While most consumers trust the information that they receive from TikTok creators, a majority of them said that they encounter inaccurate career-related information. Twenty-five per cent said that they are exposed to misleading information often, while 53% say they do so occasionally.
The survey revealed that ResumeBuilder’s Resume and Career Strategy Julia Toothacre, who is a Resume and Career Strategist at ResumeBuilder, said: “Most creators share personal career experiences but call it coaching. It’s not coaching.”
She noted that “TikTok can provide great advice if you know who is giving it.” “I’d advise people to look into the backgrounds of creators. It’s not enough that they are good at marketing and repackaging the advice of experienced professionals.
Amrit Ohluwalia added that social media is a great way to gain authentic insights from those outside of an individual’s immediate circles. Modern CampusThe company has offices in Camarillo (California) and Toronto (Ontario), Canada.
These channels provide recruiters’, senior executives’, and other influential people with unfiltered perspectives about career growth. The average entry-level or college student might not have the opportunity to speak openly with them,” he said.
“This is great news,” he said, “but, as with any piece of advice, take it with caution.” Social media users must always consider the reasons why people share their information, and whether it is in their best interest for others to listen.
He warned that they may want to build up a client base, stand out from the crowd as an employer of high value, or challenge a trend. “On the other side, they could be just looking to offer advice and support to their next generation.”
Generalization can lead to pitfalls
Breedlove said that social media is a good way to find career advice. She suggested that LinkedIn is a good place to get the latest information on employment trends, etiquette and more.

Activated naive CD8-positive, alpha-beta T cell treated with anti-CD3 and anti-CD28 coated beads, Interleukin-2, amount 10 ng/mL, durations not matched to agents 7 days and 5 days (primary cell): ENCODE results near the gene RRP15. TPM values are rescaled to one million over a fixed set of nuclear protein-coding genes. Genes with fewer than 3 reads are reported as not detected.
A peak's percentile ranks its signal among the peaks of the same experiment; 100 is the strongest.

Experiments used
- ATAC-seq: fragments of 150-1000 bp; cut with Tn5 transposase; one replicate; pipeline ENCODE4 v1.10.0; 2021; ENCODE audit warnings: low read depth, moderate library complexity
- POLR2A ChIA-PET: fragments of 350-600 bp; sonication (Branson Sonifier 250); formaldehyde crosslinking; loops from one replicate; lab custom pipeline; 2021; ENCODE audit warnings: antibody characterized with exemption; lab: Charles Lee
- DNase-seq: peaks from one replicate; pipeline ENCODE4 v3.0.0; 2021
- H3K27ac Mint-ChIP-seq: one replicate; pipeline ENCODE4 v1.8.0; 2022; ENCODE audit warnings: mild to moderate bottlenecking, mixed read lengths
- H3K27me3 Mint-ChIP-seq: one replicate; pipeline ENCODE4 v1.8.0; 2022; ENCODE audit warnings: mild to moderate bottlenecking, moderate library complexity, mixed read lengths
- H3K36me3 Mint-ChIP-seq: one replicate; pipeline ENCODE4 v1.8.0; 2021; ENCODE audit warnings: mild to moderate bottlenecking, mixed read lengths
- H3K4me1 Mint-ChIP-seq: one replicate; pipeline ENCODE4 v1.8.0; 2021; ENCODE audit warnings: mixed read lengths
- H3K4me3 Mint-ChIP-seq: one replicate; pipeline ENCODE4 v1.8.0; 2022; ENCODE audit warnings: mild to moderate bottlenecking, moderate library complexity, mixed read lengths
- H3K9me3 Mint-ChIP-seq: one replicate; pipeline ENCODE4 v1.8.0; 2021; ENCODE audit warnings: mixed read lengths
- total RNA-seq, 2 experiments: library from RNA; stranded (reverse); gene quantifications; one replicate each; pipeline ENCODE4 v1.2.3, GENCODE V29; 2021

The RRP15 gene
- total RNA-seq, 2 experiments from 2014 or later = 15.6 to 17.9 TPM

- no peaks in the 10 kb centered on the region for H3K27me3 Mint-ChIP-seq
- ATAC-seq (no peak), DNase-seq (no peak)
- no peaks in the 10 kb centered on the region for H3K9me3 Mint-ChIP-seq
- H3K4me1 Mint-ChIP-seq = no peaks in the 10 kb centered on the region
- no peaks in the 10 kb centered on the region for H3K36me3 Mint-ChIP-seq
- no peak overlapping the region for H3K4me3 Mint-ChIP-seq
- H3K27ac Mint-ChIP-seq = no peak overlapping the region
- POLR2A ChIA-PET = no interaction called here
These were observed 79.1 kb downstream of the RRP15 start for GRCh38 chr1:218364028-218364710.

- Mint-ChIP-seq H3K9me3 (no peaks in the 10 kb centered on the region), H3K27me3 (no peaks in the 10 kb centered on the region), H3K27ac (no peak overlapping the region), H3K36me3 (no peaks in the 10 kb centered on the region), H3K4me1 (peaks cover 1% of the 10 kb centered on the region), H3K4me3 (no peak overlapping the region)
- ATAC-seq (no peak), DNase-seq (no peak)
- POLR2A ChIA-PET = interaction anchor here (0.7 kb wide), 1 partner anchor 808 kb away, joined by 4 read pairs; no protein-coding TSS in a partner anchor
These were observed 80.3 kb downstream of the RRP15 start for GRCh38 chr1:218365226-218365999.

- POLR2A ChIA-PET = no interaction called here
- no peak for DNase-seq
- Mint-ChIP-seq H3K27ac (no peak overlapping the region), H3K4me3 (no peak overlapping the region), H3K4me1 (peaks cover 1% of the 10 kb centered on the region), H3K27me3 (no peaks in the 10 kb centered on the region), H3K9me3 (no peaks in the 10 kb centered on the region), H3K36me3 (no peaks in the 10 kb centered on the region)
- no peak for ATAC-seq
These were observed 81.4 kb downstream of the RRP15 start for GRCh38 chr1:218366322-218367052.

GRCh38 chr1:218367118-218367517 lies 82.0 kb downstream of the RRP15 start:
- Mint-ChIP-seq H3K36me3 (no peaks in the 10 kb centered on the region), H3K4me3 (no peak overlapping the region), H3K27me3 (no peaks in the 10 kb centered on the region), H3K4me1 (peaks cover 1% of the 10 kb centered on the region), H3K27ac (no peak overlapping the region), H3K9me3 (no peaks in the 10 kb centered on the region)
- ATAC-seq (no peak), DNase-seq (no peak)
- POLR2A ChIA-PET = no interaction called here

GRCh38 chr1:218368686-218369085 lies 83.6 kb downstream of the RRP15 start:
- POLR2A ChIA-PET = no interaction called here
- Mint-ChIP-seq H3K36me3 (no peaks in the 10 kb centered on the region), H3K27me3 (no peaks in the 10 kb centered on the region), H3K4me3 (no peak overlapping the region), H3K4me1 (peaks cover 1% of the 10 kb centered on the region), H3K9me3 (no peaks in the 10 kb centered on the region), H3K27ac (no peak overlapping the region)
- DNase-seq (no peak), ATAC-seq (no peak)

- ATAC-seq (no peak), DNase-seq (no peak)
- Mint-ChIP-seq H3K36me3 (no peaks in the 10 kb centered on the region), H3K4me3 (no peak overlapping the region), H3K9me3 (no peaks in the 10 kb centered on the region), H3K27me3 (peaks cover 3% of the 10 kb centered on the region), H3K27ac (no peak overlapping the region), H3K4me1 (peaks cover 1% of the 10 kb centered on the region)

She explained that “many employment professionals from fields such as staffing or human resources are active on social media and use these platforms to share useful information and generate sales.” There’s plenty of career advice available thanks to this knowledge sharing.
Karen Kovacs North of the Center for Research on Women and Gender in America (CRW) cautioned that while surveys can be provocative, they should also be viewed with a critical eye. Annenberg Program on Online Communities, University of Southern California
“To generalize these data to characterize an entire generation is a little overblown, because not everyone in that generation uses TikTok. She told TechNewsWorld that the data was being abused.
She also stated that in a survey such as ResumeBuilder, “there’s always a risk of self selection because people choose to participate because TikTok has become an important part of their life.”
She added, “TikTok has a huge impact on people.” “It’s a game changer for people.” It is incredibly influential. “We see it across the board.
There’s no doubt. Kovacs continued, “It is shockingly viral and astonishingly persuasive.” You have to be careful when you say that TikTok is the way a large percentage of a young generation makes their decisions.